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Pressure Gradient, Power, and Energy of Vortices

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Document pages: 34 pages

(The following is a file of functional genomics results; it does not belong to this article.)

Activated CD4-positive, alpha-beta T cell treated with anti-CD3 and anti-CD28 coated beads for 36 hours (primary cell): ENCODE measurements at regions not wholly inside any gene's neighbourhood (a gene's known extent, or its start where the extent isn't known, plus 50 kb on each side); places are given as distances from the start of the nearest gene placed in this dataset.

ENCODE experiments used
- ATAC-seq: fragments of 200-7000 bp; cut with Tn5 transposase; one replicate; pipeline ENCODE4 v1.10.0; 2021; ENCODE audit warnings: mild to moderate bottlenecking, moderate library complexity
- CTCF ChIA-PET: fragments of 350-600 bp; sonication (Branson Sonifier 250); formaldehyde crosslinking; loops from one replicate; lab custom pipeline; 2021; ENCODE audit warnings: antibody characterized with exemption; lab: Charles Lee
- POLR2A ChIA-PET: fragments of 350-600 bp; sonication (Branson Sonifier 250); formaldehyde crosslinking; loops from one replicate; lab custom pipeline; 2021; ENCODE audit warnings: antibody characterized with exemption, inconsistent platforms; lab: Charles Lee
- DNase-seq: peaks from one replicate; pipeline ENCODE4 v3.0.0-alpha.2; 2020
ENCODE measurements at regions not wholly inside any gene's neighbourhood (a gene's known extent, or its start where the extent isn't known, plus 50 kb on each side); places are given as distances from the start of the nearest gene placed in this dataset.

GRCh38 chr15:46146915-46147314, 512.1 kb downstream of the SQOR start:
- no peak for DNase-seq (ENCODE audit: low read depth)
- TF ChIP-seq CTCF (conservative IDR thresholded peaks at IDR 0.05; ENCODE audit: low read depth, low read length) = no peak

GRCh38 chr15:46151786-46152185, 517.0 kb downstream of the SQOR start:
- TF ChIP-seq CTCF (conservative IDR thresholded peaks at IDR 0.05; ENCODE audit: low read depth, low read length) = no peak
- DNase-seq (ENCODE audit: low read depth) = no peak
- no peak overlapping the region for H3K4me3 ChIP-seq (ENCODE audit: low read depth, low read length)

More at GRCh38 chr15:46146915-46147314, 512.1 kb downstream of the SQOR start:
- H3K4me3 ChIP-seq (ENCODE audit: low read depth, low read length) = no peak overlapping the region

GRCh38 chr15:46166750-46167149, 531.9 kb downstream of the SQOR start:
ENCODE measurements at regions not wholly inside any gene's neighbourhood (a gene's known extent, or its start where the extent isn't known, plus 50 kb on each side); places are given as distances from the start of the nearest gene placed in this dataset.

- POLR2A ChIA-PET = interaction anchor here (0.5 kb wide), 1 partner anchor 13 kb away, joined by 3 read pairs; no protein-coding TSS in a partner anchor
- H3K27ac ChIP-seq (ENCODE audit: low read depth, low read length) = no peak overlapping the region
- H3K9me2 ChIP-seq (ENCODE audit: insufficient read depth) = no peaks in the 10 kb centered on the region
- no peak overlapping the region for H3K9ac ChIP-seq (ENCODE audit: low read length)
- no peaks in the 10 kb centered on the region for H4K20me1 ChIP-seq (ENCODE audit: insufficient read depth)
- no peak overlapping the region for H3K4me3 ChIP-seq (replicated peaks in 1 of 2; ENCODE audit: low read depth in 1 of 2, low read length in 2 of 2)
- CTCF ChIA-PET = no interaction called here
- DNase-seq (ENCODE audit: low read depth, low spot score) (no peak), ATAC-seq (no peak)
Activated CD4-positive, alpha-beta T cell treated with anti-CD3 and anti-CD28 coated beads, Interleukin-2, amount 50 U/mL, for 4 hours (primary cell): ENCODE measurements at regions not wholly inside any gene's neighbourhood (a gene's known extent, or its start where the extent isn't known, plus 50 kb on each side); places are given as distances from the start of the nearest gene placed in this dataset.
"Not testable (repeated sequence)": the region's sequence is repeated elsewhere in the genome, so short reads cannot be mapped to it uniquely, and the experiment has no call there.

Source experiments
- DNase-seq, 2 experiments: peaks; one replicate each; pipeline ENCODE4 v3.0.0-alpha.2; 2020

Abstract: We consider small vortices, such as tornadoes, dust devils, waterspouts, small hurricanes at low latitudes, and whirlpools, for which the Coriolis force can be neglected, and hence within which the flow is cyclostrophic. Such vortices are (at least approximately) cylindrically symmetrical about a vertical axis through the center of a calm central region or eye of radius reye. In the region reye≤r≤rmax fluid (gas or liquid) circulates about the eye with speed v∝rn(nrmax to be the outer periphery of the vortex, where the fluid speed is reduced to that of the surrounding wind field (in the cases of tornadoes, dust devils, water-spouts, and small hurricanes at low latitudes) or deemed negligible (in the case of whirlpools). If n=-1, angular momentum is conserved within the fluid itself; if n≠-1, angular momentum must be exchanged with the surroundings to ensure conservation of total angular momentum. We derive the steepness and upper limit of the pressure gradients in vortices. We then discuss the power and energy of vortices. We compare the kinetic energy of atmospheric vortices and the power required to maintain them against frictional dissipation with the same quantities for Earth’s atmosphere as a whole. We explain why the kinetic energy of atmospheric vortices must be replaced on much shorter timescales than is the case for Earth’s atmosphere as a whole. Comparisons of cyclostrophic flow with geostrophic and friction-balanced flows are then provided. We then consider an analogy that might be drawn, at least to some extent, with gravitational systems, considering mainly spherically-symmetrical and cylindrically-symmetrical ones. Generation of kinetic energy at the expense of potential energy in fluid vortices, in geostrophic and friction-balanced flows, and in gravitational systems is then discussed. We explain the variations of pressure and gravitational gradients corresponding to generation of kinetic energy equaling, exceeding, and falling short of frictional dissipation. In the Appendix, we describe a simple method for maximizing power extraction from environmental fluid (water or air) flows, which is also applicable to artificial (e.g., internal combustion) engines. In summary, we provide an overview of features and energetics of Earth’s environmental fluid flows (focusing largely on vortices) and of gravitational analogies thereto that, even though mainly semiquantitative, hopefully may be helpful.

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